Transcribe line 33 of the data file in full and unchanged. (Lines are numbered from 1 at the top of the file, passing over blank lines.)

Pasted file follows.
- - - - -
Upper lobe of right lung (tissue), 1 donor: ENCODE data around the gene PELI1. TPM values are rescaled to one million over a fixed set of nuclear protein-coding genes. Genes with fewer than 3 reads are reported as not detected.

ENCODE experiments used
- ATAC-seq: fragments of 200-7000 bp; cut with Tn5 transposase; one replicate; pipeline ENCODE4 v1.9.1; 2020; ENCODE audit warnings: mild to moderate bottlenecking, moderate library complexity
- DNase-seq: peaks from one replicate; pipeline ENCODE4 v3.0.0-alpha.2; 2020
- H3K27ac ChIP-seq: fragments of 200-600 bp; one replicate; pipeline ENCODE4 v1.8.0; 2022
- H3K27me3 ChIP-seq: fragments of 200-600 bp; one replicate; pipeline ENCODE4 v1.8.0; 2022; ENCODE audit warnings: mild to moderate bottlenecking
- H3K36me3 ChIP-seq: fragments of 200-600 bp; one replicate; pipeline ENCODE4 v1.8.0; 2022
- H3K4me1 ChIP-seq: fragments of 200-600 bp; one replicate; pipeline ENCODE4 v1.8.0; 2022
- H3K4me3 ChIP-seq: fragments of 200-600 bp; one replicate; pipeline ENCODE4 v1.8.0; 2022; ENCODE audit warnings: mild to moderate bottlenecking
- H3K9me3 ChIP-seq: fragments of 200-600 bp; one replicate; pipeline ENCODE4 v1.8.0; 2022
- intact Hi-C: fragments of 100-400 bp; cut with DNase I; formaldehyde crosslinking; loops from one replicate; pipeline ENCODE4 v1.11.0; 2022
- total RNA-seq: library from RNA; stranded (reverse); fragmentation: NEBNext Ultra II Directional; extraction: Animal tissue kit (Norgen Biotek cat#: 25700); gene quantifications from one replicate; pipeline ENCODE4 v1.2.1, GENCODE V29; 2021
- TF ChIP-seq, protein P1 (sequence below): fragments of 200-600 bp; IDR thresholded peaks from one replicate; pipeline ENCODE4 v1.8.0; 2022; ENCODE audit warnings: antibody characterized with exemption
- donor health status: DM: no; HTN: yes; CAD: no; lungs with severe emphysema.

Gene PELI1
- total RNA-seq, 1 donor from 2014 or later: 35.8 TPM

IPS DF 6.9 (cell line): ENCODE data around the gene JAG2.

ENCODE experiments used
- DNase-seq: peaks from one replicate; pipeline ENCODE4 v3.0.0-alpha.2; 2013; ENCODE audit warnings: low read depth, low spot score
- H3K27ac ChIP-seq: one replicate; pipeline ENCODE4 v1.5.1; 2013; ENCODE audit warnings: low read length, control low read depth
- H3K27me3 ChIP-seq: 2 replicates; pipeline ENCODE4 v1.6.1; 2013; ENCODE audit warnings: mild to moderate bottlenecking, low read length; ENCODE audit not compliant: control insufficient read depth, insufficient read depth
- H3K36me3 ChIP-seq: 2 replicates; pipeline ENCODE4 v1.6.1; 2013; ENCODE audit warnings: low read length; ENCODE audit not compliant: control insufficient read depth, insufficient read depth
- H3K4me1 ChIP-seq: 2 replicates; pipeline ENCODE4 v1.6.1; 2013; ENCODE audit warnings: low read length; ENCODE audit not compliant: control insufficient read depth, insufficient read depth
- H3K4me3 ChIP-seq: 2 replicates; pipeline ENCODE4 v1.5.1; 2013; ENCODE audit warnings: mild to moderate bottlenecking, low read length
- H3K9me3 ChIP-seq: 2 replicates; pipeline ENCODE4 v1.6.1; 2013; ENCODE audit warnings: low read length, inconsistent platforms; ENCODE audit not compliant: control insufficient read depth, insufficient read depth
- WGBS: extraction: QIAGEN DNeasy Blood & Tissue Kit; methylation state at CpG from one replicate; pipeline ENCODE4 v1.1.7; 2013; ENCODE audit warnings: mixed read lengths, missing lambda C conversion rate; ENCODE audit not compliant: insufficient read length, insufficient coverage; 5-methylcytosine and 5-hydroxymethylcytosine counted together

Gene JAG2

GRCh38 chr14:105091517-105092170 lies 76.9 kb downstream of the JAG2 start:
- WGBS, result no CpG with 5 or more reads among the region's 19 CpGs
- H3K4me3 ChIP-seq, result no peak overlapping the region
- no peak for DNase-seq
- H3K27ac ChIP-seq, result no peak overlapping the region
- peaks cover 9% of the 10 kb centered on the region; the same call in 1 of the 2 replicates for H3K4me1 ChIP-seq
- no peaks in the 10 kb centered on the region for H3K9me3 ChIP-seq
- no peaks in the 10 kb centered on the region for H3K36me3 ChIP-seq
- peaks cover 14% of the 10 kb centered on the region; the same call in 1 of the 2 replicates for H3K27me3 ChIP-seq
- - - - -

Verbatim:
- peaks cover 9% of the 10 kb centered on the region; the same call in 1 of the 2 replicates for H3K4me1 ChIP-seq